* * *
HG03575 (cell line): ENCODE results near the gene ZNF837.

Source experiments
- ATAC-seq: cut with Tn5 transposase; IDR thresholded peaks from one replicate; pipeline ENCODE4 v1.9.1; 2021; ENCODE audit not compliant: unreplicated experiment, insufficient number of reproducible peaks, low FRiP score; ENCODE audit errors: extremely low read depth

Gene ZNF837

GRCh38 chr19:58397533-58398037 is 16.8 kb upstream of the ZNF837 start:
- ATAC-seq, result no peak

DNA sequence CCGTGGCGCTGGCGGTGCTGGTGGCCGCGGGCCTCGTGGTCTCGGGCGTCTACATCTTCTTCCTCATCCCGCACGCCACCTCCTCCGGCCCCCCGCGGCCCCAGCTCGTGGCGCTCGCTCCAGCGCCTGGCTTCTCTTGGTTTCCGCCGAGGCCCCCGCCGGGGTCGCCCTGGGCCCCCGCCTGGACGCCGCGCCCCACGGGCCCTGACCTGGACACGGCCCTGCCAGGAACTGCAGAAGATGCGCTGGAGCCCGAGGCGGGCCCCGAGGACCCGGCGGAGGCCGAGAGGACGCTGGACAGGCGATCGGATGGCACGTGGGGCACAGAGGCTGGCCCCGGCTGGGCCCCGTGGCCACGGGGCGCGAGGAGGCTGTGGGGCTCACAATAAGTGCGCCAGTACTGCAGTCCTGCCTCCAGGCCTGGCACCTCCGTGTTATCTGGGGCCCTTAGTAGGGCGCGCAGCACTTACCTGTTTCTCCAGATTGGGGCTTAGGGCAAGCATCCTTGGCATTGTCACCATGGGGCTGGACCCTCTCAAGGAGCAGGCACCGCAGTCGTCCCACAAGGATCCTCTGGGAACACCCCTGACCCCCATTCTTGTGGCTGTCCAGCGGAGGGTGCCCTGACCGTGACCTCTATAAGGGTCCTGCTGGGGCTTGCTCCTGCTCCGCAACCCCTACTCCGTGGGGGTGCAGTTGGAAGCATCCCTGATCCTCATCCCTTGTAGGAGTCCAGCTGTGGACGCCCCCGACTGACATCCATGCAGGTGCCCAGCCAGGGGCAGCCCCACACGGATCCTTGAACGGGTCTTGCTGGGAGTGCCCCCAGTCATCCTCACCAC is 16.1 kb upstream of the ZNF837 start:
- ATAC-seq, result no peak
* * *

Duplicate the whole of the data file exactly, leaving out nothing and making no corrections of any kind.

HG03575 (cell line): ENCODE results near the gene ZNF837.

Source experiments
- ATAC-seq: cut with Tn5 transposase; IDR thresholded peaks from one replicate; pipeline ENCODE4 v1.9.1; 2021; ENCODE audit not compliant: unreplicated experiment, insufficient number of reproducible peaks, low FRiP score; ENCODE audit errors: extremely low read depth

Gene ZNF837

GRCh38 chr19:58397533-58398037 is 16.8 kb upstream of the ZNF837 start:
- ATAC-seq, result no peak

DNA sequence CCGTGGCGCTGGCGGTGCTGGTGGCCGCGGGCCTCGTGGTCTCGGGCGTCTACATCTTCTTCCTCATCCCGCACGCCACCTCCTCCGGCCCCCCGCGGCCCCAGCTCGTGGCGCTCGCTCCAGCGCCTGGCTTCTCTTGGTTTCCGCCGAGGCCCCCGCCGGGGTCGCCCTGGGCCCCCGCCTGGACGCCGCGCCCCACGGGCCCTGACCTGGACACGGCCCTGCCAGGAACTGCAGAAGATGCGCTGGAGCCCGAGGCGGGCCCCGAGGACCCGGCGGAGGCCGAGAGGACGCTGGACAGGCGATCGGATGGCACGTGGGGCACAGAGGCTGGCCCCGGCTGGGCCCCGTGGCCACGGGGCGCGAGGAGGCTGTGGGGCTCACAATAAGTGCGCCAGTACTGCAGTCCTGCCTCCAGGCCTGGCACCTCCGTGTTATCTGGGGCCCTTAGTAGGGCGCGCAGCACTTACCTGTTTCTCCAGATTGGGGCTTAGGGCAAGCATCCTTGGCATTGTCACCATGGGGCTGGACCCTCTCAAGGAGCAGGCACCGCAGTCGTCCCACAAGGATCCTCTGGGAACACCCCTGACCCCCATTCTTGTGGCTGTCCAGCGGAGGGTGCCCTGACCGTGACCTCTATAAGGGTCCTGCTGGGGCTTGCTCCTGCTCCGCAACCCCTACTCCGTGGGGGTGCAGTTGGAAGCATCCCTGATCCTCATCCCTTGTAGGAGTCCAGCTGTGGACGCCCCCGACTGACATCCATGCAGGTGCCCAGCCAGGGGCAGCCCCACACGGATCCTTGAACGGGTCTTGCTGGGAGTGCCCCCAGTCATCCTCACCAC is 16.1 kb upstream of the ZNF837 start:
- ATAC-seq, result no peak